Likewise, prolactin tends to decrease libido in both sexes. Prolactin levels rise throughout pregnancy and remain elevated during breastfeeding. In both sexes, low thyroid function causes the pituitary gland to increase the release of both thyroid-stimulating hormone and prolactin. Anti-depressant and anti-psychotic medications are known to increase prolactin release as well.
The steroid hormone DHEA also figures into the libido picture for both men and women. DHEA is converted by the body into sex hormones, particularly testosterone and estrogen. Some research points to the importance of DHEA more than testosterone in pre-menopausal women’s experience of low libido.
Of course, there’s much more to libido than the physical. We’ve all heard the adage, “the biggest erogenous zone is the brain.” Although I’ll leave most of that part to other, better suited blogs (sorry), let’s roll up our sleeves now and look at some simple, entirely do-able practices for cultivating a healthy drive.
First, let’s talk about the supposed aphrodisiacs – those edibles credited with mysterious, erotic powers… I hate to disappoint, but any impact on one’s sexual feeling is probably more the placebo of ambiance and expectation than anything. (But if that works for you, by all means go for it.)
There are points of intersection between diet and drive, however. In some cases, they even suggest some sense behind a few of the aphrodisiac associations. Certain nutrients are key to the production of sex hormones. Zinc, for example, appears to play a role in testosterone production. Oysters are – guess what – chock full of zinc. (Ain’t that a kick in the head?) Nevertheless, a single serving an hour before the big event isn’t going to make any discernible difference. A well-garnished oyster platter might look appealing and exotic, but a diet with consistently ample zinc and other minerals is the real ticket.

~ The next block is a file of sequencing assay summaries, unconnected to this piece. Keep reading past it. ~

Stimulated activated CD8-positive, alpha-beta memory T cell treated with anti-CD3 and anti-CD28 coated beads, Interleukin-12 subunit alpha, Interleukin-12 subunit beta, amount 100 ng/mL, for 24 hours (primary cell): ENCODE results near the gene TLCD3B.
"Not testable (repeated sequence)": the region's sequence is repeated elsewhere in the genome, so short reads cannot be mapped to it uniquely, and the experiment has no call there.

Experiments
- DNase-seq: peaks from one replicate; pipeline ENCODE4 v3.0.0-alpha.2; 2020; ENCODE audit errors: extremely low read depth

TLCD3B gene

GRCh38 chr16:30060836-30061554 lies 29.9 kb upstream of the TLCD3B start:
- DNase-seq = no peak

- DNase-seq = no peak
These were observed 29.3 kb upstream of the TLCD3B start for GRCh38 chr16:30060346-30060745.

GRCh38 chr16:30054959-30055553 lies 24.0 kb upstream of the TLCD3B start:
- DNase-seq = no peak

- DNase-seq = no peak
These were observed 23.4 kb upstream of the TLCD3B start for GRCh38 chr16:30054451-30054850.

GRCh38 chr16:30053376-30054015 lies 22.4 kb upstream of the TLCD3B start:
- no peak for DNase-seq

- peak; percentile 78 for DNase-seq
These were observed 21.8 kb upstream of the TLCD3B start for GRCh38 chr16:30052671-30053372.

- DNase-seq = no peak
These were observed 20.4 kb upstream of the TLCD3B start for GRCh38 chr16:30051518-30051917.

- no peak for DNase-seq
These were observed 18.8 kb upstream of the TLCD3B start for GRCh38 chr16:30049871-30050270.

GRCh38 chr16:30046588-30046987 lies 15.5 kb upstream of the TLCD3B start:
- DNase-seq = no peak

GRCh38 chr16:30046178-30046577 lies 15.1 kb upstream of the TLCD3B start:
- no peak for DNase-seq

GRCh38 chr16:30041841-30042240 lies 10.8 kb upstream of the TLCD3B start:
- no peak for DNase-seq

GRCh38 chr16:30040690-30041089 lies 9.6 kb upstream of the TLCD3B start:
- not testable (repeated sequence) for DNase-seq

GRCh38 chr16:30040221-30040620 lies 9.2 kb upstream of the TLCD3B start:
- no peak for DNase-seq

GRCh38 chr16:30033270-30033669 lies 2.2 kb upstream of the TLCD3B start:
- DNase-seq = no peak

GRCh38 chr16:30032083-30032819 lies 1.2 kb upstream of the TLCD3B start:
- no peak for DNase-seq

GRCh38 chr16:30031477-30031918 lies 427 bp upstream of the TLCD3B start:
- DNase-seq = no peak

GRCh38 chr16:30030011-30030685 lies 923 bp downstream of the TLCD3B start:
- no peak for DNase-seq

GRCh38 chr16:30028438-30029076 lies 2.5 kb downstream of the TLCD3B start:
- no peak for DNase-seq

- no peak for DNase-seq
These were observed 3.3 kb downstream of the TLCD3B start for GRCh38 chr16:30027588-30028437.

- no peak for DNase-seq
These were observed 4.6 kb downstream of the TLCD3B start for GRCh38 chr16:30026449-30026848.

Other foods contain nutrients and compounds that promote various elements of successful sexual functioning – like good circulation, hormonal balance, nerve ending sensitivity, and even emotional well-being. (We all know why those are important, yes?) Fish and nuts offer a healthy dose of fatty acids, which foster hormonal balance and help thin the blood. Much has been made of chocolate’s phenylethylamine compound that triggers the brain’s release of dopamine. Likewise, hot peppers’ capsaicin burns so good because it prompts the body to release natural endorphin pain killers. The list goes on. Amino acids like L-arginine (in shellfish and figs) figure into the production of sex hormones. B-vitamins counteract stress. (More on stress in a minute…)
Despite all the focus on these few nutrient “stars,” your best bet is – you guessed it – a nutrient dense diet high in antioxidants and minerals, generous in both essential fatty acids and (gasp!) healthy, clean saturated fat. The fact is, fats are critical for regulating the body’s production of sex hormones. It’s why fertility is enhanced by full-fat dairy, for example. Yet another reason to love fat…as if you needed one.
This should be obvious to everyone by now, but exercise is about the smartest thing you can do for your libido. There’s the boost to physical self-confidence (i.e. LGN – looking good naked) and the impressive increase in overall energy and stamina. But, of course, there’s more.